Sunday, April 15, 2007

Christ as Good News: For the World

Thor over at the Thinklings is stirred up by Jerry Falwell's recent statement,
We are not into particular love or limited atonement.
In fact, Falwell goes on to drop the "h-bomb" (heresy), which has already received comment elsewhere. Now normally I would have no idea what Jerry Falwell's most recent announcement might contain, but I got news of it through Thor's reaction:
Is he really suggesting that Jesus Christ was a substitutionary sacrifice for the all the sins of all those who will ultimately reject Jesus as Lord and Savior?
Well, Thor, it may be bait but I'll bite. Christ died for all: he is the atoning sacrifice for our sins, not only ours but for those of the whole world. God is not willing that any should be lost, but wants all to come to repentance.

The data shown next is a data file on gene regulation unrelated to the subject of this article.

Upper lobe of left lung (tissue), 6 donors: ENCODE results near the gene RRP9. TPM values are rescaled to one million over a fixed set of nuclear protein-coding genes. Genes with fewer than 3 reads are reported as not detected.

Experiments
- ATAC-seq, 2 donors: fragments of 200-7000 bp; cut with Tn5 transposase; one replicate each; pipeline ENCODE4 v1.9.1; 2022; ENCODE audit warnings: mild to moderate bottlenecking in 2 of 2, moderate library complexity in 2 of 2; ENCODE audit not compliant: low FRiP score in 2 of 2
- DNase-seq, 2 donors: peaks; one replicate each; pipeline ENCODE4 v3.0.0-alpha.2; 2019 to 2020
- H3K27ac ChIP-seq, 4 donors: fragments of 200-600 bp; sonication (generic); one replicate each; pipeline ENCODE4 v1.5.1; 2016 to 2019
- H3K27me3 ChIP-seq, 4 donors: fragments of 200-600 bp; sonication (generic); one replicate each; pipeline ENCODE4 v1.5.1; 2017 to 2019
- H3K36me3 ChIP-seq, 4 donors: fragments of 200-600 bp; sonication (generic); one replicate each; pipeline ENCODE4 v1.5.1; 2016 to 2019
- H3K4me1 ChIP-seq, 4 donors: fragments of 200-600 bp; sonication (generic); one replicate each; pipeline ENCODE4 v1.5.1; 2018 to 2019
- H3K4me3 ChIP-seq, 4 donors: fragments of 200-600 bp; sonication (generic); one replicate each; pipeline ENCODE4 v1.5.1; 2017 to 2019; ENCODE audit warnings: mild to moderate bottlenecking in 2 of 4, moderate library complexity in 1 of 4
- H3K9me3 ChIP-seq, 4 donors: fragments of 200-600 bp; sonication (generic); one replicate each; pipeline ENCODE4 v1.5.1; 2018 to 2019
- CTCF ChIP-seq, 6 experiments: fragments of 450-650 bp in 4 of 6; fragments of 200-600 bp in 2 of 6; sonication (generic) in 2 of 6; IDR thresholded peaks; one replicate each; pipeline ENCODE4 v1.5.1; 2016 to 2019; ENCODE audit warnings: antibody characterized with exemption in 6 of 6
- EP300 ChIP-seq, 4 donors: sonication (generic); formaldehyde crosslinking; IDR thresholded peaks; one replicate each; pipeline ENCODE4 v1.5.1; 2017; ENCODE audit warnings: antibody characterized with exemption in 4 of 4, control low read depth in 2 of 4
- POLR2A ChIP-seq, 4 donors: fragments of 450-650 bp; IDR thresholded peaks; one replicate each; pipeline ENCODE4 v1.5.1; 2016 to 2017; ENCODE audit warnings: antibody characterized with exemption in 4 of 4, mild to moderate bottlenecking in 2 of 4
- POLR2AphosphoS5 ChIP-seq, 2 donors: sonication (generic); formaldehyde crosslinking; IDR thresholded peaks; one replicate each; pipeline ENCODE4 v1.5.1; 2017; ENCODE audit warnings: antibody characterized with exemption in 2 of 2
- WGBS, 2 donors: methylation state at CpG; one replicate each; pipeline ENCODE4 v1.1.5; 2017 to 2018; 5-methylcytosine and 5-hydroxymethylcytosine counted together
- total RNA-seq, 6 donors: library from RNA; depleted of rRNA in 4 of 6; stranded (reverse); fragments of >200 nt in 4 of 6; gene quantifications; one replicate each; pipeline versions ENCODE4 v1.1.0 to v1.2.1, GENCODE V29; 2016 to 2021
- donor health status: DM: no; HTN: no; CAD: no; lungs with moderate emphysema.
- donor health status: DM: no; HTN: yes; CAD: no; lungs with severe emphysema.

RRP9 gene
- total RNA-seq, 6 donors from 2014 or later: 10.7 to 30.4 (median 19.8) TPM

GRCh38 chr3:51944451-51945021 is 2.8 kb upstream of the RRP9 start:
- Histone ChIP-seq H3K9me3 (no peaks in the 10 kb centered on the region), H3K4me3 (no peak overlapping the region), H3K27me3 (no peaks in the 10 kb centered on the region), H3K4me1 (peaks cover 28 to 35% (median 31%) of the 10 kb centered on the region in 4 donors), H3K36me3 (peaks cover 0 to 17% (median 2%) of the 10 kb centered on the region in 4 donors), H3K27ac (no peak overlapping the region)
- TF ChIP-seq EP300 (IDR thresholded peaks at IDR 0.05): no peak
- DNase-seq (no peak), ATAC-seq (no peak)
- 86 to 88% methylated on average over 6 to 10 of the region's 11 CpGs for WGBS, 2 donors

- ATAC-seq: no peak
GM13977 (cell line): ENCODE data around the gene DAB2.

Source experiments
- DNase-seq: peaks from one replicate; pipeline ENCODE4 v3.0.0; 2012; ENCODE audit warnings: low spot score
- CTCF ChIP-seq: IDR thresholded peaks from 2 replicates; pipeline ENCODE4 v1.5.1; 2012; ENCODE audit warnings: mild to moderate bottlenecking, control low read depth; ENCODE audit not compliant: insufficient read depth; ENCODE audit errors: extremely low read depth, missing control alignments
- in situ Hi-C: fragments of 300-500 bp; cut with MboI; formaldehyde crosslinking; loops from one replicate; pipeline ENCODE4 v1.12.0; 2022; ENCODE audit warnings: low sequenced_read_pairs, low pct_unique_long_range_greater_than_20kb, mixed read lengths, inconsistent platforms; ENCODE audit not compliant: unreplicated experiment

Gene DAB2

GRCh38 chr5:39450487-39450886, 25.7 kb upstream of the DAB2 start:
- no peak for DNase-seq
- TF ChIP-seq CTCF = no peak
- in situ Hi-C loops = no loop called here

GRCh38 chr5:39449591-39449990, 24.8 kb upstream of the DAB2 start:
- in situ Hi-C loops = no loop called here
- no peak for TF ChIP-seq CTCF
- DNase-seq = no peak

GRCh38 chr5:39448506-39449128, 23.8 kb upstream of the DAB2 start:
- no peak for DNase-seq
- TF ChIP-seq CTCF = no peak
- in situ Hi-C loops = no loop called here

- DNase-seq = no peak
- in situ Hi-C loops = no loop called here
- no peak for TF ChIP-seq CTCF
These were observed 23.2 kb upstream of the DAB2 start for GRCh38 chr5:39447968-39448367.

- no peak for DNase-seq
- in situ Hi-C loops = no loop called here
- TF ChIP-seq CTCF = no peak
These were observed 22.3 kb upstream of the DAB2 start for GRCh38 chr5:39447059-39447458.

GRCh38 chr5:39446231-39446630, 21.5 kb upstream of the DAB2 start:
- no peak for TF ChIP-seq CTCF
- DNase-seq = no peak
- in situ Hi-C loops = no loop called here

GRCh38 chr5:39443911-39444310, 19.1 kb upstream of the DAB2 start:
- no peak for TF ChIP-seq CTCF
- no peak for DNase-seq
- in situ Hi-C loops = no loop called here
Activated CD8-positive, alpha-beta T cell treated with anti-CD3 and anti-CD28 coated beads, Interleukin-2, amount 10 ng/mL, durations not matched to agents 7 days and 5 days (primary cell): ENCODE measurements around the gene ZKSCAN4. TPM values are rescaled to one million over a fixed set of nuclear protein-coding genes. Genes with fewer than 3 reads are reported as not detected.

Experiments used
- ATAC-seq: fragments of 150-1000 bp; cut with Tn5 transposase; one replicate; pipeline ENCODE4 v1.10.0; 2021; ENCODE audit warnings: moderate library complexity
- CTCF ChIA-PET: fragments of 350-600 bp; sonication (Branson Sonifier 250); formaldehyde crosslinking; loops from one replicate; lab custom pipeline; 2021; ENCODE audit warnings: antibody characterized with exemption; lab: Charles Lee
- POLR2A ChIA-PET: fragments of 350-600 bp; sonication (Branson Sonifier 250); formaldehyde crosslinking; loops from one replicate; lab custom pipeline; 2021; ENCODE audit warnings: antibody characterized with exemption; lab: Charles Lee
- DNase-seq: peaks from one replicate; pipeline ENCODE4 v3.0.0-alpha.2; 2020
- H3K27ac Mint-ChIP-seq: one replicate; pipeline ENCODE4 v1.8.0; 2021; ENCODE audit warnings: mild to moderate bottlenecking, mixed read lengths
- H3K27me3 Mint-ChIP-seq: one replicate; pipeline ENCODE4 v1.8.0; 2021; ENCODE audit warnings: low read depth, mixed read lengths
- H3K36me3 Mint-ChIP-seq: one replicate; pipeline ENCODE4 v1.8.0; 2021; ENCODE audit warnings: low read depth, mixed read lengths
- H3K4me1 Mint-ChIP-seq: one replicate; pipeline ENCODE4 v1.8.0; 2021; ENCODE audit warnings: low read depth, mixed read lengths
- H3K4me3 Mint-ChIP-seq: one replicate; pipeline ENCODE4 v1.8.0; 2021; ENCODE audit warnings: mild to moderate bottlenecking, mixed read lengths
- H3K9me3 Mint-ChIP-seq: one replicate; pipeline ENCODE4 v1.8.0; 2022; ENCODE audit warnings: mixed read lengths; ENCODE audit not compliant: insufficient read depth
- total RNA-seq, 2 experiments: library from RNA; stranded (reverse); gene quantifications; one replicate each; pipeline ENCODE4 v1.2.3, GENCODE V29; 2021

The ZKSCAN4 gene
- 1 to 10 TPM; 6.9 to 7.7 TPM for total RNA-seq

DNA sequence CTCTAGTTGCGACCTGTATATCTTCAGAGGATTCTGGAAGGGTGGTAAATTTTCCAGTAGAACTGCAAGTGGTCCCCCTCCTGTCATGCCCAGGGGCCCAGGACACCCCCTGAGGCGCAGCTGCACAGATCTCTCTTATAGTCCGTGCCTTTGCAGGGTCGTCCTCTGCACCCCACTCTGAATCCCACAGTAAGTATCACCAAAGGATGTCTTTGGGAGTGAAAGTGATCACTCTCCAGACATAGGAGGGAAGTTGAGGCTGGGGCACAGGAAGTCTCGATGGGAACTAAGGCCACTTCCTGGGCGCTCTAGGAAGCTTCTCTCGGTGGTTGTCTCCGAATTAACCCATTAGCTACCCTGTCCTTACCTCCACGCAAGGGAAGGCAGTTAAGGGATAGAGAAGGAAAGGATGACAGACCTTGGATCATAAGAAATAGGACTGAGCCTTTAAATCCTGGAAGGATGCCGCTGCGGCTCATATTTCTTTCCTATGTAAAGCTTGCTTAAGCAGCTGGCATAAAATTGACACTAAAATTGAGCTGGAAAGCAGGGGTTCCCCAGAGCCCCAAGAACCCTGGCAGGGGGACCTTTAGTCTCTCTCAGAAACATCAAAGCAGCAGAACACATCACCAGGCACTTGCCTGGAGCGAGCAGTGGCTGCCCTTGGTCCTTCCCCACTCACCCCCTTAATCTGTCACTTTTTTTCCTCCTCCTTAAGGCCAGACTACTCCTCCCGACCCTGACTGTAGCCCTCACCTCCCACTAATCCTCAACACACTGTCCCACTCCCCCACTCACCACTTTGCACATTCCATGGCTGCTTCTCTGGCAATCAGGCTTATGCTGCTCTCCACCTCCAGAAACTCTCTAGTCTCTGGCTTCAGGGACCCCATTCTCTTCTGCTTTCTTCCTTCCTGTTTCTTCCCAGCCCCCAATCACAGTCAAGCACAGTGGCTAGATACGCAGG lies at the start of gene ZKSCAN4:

I suspect that we can place where the disconnect happens here: where the original quote (Falwell) discusses atonement and the reply (Thor) discusses substitutionary sacrifice.

In the Sinai Covenant, the Day of Atonement included a sacrifice that could be understood as a substitutionary sacrifice. This sacrifice was made for the whole people, but it was understood that the unrepentant received no benefit from a substitutionary sacrifice, even one offered on their behalf. That's because substitutionary sacrifice is not the whole of atonement. The objection that is usually raised against Christ being the atoning sacrifice not only for us, but also for the whole world, is an objection that sees forgiveness as forensic (in this case, a decree of acquittal or pardon), and assumes that therefore the whole of atonement is forensic, assumes that everything happens because the Judge decreed it.